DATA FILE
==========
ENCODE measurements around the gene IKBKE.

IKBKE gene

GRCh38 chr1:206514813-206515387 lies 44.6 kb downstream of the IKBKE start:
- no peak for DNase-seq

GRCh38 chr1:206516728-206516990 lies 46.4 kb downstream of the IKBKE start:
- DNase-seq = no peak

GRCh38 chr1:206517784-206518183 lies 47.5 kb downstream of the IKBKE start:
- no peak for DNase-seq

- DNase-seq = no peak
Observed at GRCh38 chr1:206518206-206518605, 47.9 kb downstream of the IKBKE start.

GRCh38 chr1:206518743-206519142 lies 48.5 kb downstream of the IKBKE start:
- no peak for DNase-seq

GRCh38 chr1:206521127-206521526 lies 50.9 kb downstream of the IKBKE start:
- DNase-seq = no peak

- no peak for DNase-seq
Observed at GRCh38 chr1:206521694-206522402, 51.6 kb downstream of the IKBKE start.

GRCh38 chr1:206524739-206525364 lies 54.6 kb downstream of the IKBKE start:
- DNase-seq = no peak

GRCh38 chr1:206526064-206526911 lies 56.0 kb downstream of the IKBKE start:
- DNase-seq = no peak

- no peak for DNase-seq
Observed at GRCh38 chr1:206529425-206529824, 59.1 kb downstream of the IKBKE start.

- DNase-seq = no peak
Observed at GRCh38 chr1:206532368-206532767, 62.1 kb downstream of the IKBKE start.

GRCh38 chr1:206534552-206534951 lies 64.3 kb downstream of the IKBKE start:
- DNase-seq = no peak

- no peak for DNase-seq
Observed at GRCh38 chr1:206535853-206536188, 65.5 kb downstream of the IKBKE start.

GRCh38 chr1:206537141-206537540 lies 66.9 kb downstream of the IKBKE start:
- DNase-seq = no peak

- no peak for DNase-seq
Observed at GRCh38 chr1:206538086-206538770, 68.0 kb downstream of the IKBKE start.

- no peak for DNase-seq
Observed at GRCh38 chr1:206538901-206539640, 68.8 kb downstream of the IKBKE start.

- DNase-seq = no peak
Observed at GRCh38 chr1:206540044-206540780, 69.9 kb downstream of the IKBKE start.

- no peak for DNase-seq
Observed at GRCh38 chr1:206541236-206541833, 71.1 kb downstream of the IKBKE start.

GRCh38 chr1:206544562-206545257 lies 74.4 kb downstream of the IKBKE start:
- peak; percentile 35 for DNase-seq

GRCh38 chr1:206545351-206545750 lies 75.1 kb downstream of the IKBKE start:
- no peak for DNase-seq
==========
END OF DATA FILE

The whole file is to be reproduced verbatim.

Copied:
ENCODE measurements around the gene IKBKE.

IKBKE gene

GRCh38 chr1:206514813-206515387 lies 44.6 kb downstream of the IKBKE start:
- no peak for DNase-seq

GRCh38 chr1:206516728-206516990 lies 46.4 kb downstream of the IKBKE start:
- DNase-seq = no peak

GRCh38 chr1:206517784-206518183 lies 47.5 kb downstream of the IKBKE start:
- no peak for DNase-seq

- DNase-seq = no peak
Observed at GRCh38 chr1:206518206-206518605, 47.9 kb downstream of the IKBKE start.

GRCh38 chr1:206518743-206519142 lies 48.5 kb downstream of the IKBKE start:
- no peak for DNase-seq

GRCh38 chr1:206521127-206521526 lies 50.9 kb downstream of the IKBKE start:
- DNase-seq = no peak

- no peak for DNase-seq
Observed at GRCh38 chr1:206521694-206522402, 51.6 kb downstream of the IKBKE start.

GRCh38 chr1:206524739-206525364 lies 54.6 kb downstream of the IKBKE start:
- DNase-seq = no peak

GRCh38 chr1:206526064-206526911 lies 56.0 kb downstream of the IKBKE start:
- DNase-seq = no peak

- no peak for DNase-seq
Observed at GRCh38 chr1:206529425-206529824, 59.1 kb downstream of the IKBKE start.

- DNase-seq = no peak
Observed at GRCh38 chr1:206532368-206532767, 62.1 kb downstream of the IKBKE start.

GRCh38 chr1:206534552-206534951 lies 64.3 kb downstream of the IKBKE start:
- DNase-seq = no peak

- no peak for DNase-seq
Observed at GRCh38 chr1:206535853-206536188, 65.5 kb downstream of the IKBKE start.

GRCh38 chr1:206537141-206537540 lies 66.9 kb downstream of the IKBKE start:
- DNase-seq = no peak

- no peak for DNase-seq
Observed at GRCh38 chr1:206538086-206538770, 68.0 kb downstream of the IKBKE start.

- no peak for DNase-seq
Observed at GRCh38 chr1:206538901-206539640, 68.8 kb downstream of the IKBKE start.

- DNase-seq = no peak
Observed at GRCh38 chr1:206540044-206540780, 69.9 kb downstream of the IKBKE start.

- no peak for DNase-seq
Observed at GRCh38 chr1:206541236-206541833, 71.1 kb downstream of the IKBKE start.

GRCh38 chr1:206544562-206545257 lies 74.4 kb downstream of the IKBKE start:
- peak; percentile 35 for DNase-seq

GRCh38 chr1:206545351-206545750 lies 75.1 kb downstream of the IKBKE start:
- no peak for DNase-seq